- Come on, it's only forty-five minutes!

And that sealed the deal. Five pounds (three pounds fifty for a student) and a mere forty five minutes of our lives and we had not only 'done' the Fringe and improved our minds through culture but also successfully found a way of keeping ourselves occupied during that awkward hour when it's too early for teatime.


And that ought to be the end of this post.

Only... the play was called 'I hate everything'. And it was about all those annoying little things about modern life (like people who listen to their mobile phones on the bus and that tiresome guilty feeling you get when you walk past a tramp).

And you see... there are so many of them:

- When the supermarket cashier says 'I'm closing after him' and points to the guy standing in front of me. This almost exclusively happens to me in Poland (maybe because I'm not a British guy).

- People slightly older than my generation whining about not being able to get a mortgage because of the credit crunch. Aw diddums and welcome to our world. I'd love to shell out on a nice flat but sadly I've got to spend my earnings paying off student loans and funding state pensions for the baby boomer generation.

- Famous people who aren't really famous. It's terrifying that you can be away for just a year and a half and suddenly the magazine racks are full of unfamiliar faces. What on earth is the Dragon's Den? Am I really expected to keep track of all the wives and girlfriends of the England football squad along with their fluctuating body mass indexes? What did Kerry Katona actually do before she started making Asda commercials?

- Headlines in the Daily Mail and people who repeat them in the pub, not realising where they got the idea from. And Express 'campaigns' about issues you didn't even care about: 'Thanks to campaigning by Express readers, local post office/pub in Lower Minging is saved! Now the village's three elderly residents can queue up and complain again, just like in the good old days!'

- Women's fashion that makes you look pregnant. This includes everything at the moment. Who said the Empire line was a good look? And exactly when did the British female cease to have a waist?

- Yoghurt adverts aimed at women. Why do you never see guys talking about feeling bloated and tucking in to a pot of Activia?

- Hair straighteners. It's already straight. And it's just one more thing to worry that you've not switched off when you're already sitting on the bus.

- China winning all the gold medals. It's not fair, there are just more of them...

Wednesday, 13 August 2008


The information age is upon us! Every minute, dozens of kilobytes and thousands of pixels of facts, figures and images are blasted into our brains via every sensory inroad! We learn more useless information in a day than our great-grandfathers learnt throughout the whole of their schooling!

Every day, subtle tendrils of marketing slip tender nuances into our conciousness ... 'buy this' ... 'look like this'... 'love this' ... 'Women! Eat more yoghurt!' ...

Since when did the Whole of Britain become digital? How is it that the five (ok, four) main television channels are now simply animated billboards advertising digital pay-per-view? How can you pick your way through hundreds of sports programmes, dozens of film stations, entire 'man' channels dedicated to Top Gear and Have I Got News For You?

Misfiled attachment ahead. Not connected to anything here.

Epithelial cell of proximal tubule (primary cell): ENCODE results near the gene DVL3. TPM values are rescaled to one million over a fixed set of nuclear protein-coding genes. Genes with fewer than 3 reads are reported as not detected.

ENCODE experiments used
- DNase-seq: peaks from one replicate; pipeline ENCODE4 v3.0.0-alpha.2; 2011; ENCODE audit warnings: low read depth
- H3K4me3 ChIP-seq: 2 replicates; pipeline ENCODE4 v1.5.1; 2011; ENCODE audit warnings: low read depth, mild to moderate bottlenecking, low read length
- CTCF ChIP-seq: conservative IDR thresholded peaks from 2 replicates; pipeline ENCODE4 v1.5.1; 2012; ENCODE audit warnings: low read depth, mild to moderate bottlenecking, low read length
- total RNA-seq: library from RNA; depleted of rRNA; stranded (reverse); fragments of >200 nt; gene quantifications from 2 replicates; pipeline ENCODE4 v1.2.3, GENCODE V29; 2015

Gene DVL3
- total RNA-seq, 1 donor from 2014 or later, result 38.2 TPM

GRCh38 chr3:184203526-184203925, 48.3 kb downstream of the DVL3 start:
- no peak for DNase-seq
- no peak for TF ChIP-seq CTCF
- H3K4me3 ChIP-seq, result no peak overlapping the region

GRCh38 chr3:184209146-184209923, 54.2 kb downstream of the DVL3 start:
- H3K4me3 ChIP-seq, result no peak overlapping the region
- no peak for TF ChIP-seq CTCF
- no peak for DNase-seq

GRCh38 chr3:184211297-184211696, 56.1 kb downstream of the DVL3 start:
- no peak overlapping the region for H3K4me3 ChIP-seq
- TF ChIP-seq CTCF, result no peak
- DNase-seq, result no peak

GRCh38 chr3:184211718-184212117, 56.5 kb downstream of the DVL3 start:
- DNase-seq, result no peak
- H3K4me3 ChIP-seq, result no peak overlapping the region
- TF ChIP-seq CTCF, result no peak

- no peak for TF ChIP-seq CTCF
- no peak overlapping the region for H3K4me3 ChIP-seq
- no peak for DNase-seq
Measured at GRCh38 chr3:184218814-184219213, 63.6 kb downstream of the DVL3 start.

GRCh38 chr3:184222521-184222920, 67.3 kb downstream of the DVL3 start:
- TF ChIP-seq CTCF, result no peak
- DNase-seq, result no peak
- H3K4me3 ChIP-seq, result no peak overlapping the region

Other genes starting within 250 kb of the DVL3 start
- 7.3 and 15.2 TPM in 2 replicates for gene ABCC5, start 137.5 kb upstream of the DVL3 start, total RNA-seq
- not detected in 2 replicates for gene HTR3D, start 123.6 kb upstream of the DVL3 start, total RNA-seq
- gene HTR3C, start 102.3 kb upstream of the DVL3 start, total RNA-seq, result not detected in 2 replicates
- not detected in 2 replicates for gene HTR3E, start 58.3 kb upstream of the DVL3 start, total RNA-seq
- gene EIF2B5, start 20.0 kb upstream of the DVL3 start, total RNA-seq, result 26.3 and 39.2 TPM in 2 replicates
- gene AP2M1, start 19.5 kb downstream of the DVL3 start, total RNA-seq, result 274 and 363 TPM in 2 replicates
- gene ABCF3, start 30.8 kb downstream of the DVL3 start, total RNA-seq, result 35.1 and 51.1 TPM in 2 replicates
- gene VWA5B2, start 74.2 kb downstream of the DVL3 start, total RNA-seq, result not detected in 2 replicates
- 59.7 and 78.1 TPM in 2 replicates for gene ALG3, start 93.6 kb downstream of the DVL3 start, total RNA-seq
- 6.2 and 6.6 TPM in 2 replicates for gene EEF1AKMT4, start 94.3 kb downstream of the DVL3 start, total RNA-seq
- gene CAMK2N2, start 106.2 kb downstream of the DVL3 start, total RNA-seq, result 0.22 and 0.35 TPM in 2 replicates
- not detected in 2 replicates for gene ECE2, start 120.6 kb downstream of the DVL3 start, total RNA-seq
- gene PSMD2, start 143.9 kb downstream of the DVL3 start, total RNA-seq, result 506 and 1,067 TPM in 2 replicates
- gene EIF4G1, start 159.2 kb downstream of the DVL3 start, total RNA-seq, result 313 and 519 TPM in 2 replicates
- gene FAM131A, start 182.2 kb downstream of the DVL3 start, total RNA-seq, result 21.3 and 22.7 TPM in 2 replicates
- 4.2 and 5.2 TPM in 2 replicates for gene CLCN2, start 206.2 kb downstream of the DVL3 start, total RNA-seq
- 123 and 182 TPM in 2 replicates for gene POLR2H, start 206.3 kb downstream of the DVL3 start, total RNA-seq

Just when did we become hooked on hours of channel-flipping? How is it that two humble AA batteries are all that stand between human sanity and four hours of the Jeremy Kyle show??

Let us rebel against the information age!! Long live the ear plug! Bring back eye-masks! Deny marketing and publicity! Revolt against digital channel-flipping!!

Vive la revolution!


Editor's note: The author of this blog is at her sister's flat, and can't find the freebox remote.

Monday, 4 August 2008

Auf Deutshe, bitte

I'm in Germany.
The past few days have been packed with linguistic confusion.
From the moment the Pani (Frau?) at the bus stop (wo ist die bushaltestelle bitte?) asked me something and I answered: 'nie wiem... uh... no... crap... ich weiss nicht', I knew it would be disastrous.

It started out well. I bought a beautiful Berlitz phrase book and CD from Borders in Stansted airport (at 6.45am there's not even too much of a queue) and hit the books straight away. With a large cup of coffee.
By the time we landed at Frankfurt-Hahn, I was at least able to ask for a ticket to Saarbruecken. Not bad for a Friday morning. The ticket guy answered by giving me directions, and that's no problem: apart from anything else, it usually consists largely of gesticulation, and how can you go wrong with that?

The bus terminal at Saarbruecken Hauptbahnhof is extremely complicated, with buses in two lanes and trams down the middle (four 'platforms' in all).

I was there for over an hour.

It wasn't even a linguistic problem: I simply couldn't spot my bus (being woken up at 4am doesn't do much for my powers of observation).

Twice I saw the vehicle in question drawing in to land over on the other side of the bus station. I picked up suitcase, computer bag, handbag, waterbottle and passport and legged it across the tram tracks, narrowly missing falling over the steps in the middle platform.

I reached the other side just as it was pulling away.

The second time I made it, presented myself - rather out of breath - at the drivers' doorway, and gasped 'Jugendherberge bitte!'
- You have to go back to the other side.
... said the bus driver, in English.

After another half hour, another six or seven buses which were manifestly not for me, and the company of several different bus stop drunks, I gave up and headed for the taxi rank.

Three days later, my German is only slightly improved: I now know the following:

Ein Weissbier bitte
and 'Ich mochte gern eine Flasche Wasser fur die Dolmetscherin'

The essentials, really.